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Last Updated: Tuesday, 24 August, 2004, 05:26 GMT 06:26 UK
No-show patients 'cost NHS 16m'
Many GPs think patients should pay for missing appointments
More than one million GP appointments were missed in Scotland in a year, costing the NHS an estimated 16m, according to a survey.

Just over half of the doctors who took part in the study said they would be in favour of charging patients who do not turn up at their surgeries.

However, the research also showed that the number of missed appointments had fallen by 500,000 on the previous year.

The results were released at the start of the "Keep It Or Cancel It" campaign.

It includes new guidance for GPs to help them manage missed appointments, as well as posters to remind patients to cancel unwanted appointments.

The survey was conducted among 707 GP surgeries throughout the UK - including 49 in Scotland - between 1 July and 1 August.

Doctors said that about half of patients forgot their appointments and 40% thought they "felt better" so simply chose not to turn up at the surgeries.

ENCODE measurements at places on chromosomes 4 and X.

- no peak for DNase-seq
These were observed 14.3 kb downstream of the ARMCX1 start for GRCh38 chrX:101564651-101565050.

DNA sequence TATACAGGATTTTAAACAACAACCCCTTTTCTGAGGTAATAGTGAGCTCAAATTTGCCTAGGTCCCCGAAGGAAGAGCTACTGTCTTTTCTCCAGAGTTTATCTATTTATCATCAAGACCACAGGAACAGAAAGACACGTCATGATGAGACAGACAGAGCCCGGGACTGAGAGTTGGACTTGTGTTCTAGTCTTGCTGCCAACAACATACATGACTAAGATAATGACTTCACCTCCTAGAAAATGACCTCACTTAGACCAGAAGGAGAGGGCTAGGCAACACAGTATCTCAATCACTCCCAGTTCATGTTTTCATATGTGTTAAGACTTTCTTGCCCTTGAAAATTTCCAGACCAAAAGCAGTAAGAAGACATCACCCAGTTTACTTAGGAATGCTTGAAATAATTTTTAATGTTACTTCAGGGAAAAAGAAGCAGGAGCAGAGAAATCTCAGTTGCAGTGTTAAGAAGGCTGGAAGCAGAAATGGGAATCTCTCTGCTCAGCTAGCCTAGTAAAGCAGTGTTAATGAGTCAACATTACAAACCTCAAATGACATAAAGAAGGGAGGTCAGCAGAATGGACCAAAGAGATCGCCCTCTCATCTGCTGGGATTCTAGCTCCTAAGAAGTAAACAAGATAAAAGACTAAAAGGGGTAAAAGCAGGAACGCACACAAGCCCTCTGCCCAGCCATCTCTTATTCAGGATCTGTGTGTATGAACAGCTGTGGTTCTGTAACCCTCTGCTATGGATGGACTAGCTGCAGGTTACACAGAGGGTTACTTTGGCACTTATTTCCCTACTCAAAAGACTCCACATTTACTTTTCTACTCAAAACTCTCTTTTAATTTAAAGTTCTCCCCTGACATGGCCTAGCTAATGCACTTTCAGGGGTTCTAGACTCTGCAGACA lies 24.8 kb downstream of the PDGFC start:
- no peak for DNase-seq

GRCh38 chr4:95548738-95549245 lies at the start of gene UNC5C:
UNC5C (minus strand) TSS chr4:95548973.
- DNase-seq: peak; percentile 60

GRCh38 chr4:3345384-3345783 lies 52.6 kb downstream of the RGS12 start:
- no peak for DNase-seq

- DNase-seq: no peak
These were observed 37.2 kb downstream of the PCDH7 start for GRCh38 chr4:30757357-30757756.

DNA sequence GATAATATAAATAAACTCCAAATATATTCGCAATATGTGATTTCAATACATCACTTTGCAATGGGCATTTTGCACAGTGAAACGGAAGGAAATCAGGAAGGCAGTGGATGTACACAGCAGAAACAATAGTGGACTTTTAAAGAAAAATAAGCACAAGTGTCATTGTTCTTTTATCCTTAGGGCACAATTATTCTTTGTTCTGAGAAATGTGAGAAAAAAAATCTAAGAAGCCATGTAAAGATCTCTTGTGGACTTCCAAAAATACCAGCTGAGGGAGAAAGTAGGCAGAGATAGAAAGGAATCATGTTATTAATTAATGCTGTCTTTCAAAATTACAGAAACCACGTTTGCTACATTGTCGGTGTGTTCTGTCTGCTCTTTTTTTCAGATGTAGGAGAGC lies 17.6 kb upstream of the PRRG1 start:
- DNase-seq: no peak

Most practices believe public awareness campaigns can help combat the problem
Dr Terry John
Developing Patient Partnerships

It has been estimated that Scotland's no-show patients cost the health service at least 16m.

The figures were drawn up by the charity Developing Patient Partnerships (DPP) and the Institute of Healthcare Management.

Dr Mary Church, of the British Medical Association (BMA), said: "Many GP practices are doing all they can to improve access for patients but still a high volume of appointments are being missed.

"This forgotten million missed appointments leads to unavoidable inefficiencies in GP services and wasted opportunities to provide care for patients who need care. One million missed appointments is a terrible waste to the NHS and patients."

Crackdown move

DPP spokesman Dr Terry John added: "Consistent reinforcement of the 'Keep It Or Cancel It' message is crucial.

"Most practices believe public awareness campaigns can help combat the problem, which could explain why almost a third of practices said they have seen a reduction in missed appointments over the last two years.

"There is no reason why this figure can't climb, especially with the new guidance that highlights simple measures that practices can take to address the problem."

Most dentists charge for missed appointments, and just over half of the doctors surveyed said they would support similar measures at their surgeries.

The Scottish Executive said it was piloting new schemes to combat the problem - including one where patients are reminded of their appointment by text message.

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